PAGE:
Jennifer: Oh, well, thank you. Again, that paradigm shift that you just shared with us of not just asking but asking in a way that gives is really powerful and one that we should remember not only when it comes to crowdfunding but also in all of our communications with our customers and supporters, so thank you.


Kathleen: Well, thank you for giving me this incredible opportunity. I tell people I’m just a big crowdfunding geek, so I love to talk about this and I love to watch entrepreneurs make their dreams real with this new tool. You said paradigm shifting, and it truly is. I don’t think we yet understand as a society, as an economy, how groundbreaking this is for the ability for an individual to make a living in this world in a way that is meaningful to them.


Jennifer: Wow. Well, thank you so much.


I do want to encourage and remind all of our listeners to go check out the Crowdfund Better site. That’s, and we’ll have a link to it up on our website. It is a phenomenal resource, a lot more information there. And so you know, Kathleen also runs workshops, and so I’d encourage you to take a look at that and learn more, especially before you begin the process of creating your campaign so that you make sure that the steps that you are taking towards creating your campaign are the right steps.


Thank you so much for joining us, Kathleen. Really appreciate your time, your passion, and giving us this opportunity to learn from you, so thank you.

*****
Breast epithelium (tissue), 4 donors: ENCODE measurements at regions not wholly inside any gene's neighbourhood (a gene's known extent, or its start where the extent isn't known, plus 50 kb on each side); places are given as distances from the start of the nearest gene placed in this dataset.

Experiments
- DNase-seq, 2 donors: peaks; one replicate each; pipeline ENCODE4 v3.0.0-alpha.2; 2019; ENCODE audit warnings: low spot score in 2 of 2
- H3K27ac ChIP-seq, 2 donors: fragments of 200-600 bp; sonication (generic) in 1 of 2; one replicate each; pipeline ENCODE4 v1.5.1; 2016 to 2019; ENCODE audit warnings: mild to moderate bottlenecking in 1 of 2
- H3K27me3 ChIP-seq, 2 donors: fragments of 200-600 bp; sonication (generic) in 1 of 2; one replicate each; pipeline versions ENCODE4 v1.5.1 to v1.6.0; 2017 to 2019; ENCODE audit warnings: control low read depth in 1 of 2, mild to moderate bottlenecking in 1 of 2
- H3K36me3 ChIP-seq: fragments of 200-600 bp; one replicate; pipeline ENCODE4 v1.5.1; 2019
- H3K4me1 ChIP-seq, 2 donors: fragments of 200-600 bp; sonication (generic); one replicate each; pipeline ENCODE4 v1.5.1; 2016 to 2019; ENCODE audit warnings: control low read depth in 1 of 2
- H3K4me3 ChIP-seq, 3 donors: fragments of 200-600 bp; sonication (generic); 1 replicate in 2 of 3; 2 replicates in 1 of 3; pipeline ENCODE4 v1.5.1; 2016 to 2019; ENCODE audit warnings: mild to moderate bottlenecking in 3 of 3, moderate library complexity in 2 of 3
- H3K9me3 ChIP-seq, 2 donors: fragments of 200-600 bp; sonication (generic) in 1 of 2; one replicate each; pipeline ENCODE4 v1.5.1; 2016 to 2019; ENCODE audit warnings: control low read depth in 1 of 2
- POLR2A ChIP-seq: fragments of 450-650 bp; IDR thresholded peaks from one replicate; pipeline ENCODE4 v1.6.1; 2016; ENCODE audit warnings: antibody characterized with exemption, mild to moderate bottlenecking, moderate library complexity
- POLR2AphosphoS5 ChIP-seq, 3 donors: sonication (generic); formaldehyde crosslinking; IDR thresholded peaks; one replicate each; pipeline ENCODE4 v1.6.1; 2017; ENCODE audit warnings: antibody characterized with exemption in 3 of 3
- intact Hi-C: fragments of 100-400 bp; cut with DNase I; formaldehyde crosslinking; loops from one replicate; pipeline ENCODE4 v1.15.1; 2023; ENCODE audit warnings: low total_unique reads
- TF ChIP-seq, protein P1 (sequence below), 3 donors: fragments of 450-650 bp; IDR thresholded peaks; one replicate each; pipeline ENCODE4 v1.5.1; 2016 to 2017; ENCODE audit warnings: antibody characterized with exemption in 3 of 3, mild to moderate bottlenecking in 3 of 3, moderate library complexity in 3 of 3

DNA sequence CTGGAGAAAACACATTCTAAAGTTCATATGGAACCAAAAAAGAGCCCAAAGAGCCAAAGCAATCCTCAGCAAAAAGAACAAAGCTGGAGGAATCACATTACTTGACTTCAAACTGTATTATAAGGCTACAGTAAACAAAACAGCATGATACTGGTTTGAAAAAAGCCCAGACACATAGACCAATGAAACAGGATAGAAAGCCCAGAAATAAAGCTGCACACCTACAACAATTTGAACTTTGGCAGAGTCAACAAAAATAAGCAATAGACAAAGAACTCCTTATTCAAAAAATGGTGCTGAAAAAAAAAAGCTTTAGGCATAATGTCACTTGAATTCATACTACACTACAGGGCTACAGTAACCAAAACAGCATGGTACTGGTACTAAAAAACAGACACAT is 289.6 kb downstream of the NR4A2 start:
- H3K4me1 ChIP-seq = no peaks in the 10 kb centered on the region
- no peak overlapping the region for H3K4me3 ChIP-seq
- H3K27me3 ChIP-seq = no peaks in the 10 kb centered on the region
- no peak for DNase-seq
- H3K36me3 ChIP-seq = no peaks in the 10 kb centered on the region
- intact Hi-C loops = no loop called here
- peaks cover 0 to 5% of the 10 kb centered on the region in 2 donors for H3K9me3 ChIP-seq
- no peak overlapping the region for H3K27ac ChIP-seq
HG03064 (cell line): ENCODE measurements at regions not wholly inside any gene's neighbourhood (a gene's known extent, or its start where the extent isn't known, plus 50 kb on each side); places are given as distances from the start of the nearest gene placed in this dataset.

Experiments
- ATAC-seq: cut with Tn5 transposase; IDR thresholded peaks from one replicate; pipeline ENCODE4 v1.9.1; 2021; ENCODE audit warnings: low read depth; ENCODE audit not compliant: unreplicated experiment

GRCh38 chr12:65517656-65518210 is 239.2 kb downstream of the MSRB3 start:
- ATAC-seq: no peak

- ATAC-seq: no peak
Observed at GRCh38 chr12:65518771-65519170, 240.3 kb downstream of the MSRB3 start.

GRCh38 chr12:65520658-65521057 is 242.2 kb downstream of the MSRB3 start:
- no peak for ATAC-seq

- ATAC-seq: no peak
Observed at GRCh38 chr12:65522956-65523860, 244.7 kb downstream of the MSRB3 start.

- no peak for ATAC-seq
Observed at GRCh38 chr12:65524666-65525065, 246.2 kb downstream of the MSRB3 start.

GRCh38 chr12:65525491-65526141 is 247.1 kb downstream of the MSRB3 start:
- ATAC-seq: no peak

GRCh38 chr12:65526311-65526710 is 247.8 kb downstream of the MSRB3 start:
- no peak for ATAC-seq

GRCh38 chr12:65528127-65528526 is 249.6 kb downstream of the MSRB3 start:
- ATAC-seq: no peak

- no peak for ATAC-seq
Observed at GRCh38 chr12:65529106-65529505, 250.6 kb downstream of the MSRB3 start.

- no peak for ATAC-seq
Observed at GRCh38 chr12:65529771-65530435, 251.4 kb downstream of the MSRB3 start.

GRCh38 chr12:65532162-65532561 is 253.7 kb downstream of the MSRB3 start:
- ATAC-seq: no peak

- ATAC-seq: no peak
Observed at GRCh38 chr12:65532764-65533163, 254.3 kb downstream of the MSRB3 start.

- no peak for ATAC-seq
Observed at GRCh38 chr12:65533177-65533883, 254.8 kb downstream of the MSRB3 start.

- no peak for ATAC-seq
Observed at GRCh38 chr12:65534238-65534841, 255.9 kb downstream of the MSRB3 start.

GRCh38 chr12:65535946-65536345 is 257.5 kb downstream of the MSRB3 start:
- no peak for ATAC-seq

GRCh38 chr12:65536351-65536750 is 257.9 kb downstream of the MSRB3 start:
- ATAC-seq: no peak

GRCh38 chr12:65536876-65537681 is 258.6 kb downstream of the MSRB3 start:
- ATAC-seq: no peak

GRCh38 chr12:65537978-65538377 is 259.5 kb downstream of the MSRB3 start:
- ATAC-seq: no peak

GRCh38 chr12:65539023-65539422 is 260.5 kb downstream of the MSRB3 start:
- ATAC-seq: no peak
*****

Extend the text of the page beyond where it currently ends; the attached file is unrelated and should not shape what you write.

Kathleen: Thank you, Jennifer.


Jennifer :  I hope you enjoyed today’s podcast and it gave you some food for thought with regards to crowdfunding. We’ll be continuing this ‘crowd’ discussion in the next podcast as we’ll be talking with an expert about alternative crowdsourcing methods small businesses like yours can use to raise capital.

As always, if you find this podcast series informative, I invite you to tell other food entrepreneurs you know about it and subscribe to it on iTunes by searching for the words Small Food Business. I would love it if you would leave a review as that helps me know what’s resonating with you and helps other food entrepreneurs find the podcast in the iTunes system.

I also invite you to join the Small Food Business community at where you’ll find a ton of resources specific to food entrepreneurs as you start and grow your business. Our facebook page at is also a great source for food business information and we’re on a host of other social media channels as well. I look forward to connecting with you. Thanks!

To listen to other podcasts in this series, click here.